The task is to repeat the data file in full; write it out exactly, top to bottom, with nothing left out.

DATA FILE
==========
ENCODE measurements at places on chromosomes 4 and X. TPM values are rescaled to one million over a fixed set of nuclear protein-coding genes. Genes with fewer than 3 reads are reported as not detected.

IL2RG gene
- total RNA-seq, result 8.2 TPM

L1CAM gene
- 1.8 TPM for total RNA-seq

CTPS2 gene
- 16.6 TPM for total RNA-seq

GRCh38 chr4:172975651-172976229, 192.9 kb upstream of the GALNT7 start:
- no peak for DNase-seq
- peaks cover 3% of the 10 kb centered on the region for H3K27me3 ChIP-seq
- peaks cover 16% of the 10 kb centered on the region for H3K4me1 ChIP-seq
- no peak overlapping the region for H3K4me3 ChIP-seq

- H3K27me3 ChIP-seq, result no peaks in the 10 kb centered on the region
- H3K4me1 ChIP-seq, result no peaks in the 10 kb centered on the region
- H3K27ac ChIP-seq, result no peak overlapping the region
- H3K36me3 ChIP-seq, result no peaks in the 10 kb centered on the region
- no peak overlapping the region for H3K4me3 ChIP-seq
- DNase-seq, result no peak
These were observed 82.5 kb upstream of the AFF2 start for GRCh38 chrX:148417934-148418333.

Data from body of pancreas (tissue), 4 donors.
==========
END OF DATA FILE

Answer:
ENCODE measurements at places on chromosomes 4 and X. TPM values are rescaled to one million over a fixed set of nuclear protein-coding genes. Genes with fewer than 3 reads are reported as not detected.

IL2RG gene
- total RNA-seq, result 8.2 TPM

L1CAM gene
- 1.8 TPM for total RNA-seq

CTPS2 gene
- 16.6 TPM for total RNA-seq

GRCh38 chr4:172975651-172976229, 192.9 kb upstream of the GALNT7 start:
- no peak for DNase-seq
- peaks cover 3% of the 10 kb centered on the region for H3K27me3 ChIP-seq
- peaks cover 16% of the 10 kb centered on the region for H3K4me1 ChIP-seq
- no peak overlapping the region for H3K4me3 ChIP-seq

- H3K27me3 ChIP-seq, result no peaks in the 10 kb centered on the region
- H3K4me1 ChIP-seq, result no peaks in the 10 kb centered on the region
- H3K27ac ChIP-seq, result no peak overlapping the region
- H3K36me3 ChIP-seq, result no peaks in the 10 kb centered on the region
- no peak overlapping the region for H3K4me3 ChIP-seq
- DNase-seq, result no peak
These were observed 82.5 kb upstream of the AFF2 start for GRCh38 chrX:148417934-148418333.

Data from body of pancreas (tissue), 4 donors.